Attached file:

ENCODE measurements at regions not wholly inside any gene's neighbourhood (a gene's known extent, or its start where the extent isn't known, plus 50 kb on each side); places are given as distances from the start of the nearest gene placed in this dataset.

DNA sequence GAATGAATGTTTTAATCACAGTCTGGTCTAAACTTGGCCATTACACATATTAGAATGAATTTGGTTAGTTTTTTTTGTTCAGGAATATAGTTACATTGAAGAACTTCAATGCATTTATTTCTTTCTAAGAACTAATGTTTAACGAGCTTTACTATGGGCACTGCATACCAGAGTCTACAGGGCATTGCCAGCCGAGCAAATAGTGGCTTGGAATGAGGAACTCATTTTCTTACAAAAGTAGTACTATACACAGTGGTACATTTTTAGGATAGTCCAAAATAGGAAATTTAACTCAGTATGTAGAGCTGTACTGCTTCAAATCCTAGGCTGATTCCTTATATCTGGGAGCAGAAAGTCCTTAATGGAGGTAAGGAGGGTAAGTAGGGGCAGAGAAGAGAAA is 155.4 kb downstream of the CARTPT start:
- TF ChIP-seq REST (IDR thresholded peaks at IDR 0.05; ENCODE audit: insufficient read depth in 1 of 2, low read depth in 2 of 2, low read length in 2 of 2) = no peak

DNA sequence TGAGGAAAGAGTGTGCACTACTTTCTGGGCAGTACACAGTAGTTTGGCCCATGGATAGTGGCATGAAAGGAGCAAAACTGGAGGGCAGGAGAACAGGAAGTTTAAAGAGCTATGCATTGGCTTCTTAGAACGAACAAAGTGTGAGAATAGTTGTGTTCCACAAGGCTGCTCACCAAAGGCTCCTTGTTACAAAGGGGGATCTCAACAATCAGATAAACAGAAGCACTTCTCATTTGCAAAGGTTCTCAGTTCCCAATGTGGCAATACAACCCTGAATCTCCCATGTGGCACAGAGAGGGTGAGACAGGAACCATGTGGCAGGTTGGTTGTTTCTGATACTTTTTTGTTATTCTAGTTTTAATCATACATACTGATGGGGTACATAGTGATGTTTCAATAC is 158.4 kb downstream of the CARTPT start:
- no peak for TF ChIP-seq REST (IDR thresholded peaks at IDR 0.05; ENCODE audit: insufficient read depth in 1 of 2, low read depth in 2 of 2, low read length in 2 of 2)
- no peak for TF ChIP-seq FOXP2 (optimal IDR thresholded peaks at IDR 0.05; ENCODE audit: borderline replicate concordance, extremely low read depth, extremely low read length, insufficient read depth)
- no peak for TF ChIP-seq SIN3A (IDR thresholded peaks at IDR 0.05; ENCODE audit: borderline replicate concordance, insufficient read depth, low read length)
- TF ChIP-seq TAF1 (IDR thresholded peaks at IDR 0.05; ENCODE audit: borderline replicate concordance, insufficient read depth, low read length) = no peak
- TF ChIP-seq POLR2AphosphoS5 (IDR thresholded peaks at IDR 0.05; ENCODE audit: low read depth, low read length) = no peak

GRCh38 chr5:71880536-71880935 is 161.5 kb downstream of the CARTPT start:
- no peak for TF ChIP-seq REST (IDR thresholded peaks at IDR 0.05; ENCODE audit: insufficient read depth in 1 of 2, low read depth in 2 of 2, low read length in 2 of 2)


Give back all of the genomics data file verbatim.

ENCODE measurements at regions not wholly inside any gene's neighbourhood (a gene's known extent, or its start where the extent isn't known, plus 50 kb on each side); places are given as distances from the start of the nearest gene placed in this dataset.

DNA sequence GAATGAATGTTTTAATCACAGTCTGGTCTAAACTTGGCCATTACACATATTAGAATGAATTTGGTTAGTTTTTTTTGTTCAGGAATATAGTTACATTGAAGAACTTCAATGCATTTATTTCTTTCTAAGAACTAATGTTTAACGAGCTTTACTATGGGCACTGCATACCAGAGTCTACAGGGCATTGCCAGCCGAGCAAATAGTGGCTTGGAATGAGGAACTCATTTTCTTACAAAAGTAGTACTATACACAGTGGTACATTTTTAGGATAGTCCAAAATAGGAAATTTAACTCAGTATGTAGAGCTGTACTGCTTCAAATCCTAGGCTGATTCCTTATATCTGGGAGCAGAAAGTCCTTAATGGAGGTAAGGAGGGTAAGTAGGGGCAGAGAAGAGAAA is 155.4 kb downstream of the CARTPT start:
- TF ChIP-seq REST (IDR thresholded peaks at IDR 0.05; ENCODE audit: insufficient read depth in 1 of 2, low read depth in 2 of 2, low read length in 2 of 2) = no peak

DNA sequence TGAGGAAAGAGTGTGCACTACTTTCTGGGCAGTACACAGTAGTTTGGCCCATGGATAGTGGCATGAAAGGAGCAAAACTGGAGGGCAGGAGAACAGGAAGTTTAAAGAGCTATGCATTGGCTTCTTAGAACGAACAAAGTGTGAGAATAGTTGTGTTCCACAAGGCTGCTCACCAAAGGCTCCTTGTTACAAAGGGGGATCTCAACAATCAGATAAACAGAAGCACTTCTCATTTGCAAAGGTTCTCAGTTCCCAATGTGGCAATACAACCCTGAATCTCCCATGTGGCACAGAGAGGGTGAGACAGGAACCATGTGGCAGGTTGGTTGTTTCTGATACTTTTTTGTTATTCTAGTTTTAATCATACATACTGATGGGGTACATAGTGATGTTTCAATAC is 158.4 kb downstream of the CARTPT start:
- no peak for TF ChIP-seq REST (IDR thresholded peaks at IDR 0.05; ENCODE audit: insufficient read depth in 1 of 2, low read depth in 2 of 2, low read length in 2 of 2)
- no peak for TF ChIP-seq FOXP2 (optimal IDR thresholded peaks at IDR 0.05; ENCODE audit: borderline replicate concordance, extremely low read depth, extremely low read length, insufficient read depth)
- no peak for TF ChIP-seq SIN3A (IDR thresholded peaks at IDR 0.05; ENCODE audit: borderline replicate concordance, insufficient read depth, low read length)
- TF ChIP-seq TAF1 (IDR thresholded peaks at IDR 0.05; ENCODE audit: borderline replicate concordance, insufficient read depth, low read length) = no peak
- TF ChIP-seq POLR2AphosphoS5 (IDR thresholded peaks at IDR 0.05; ENCODE audit: low read depth, low read length) = no peak

GRCh38 chr5:71880536-71880935 is 161.5 kb downstream of the CARTPT start:
- no peak for TF ChIP-seq REST (IDR thresholded peaks at IDR 0.05; ENCODE audit: insufficient read depth in 1 of 2, low read depth in 2 of 2, low read length in 2 of 2)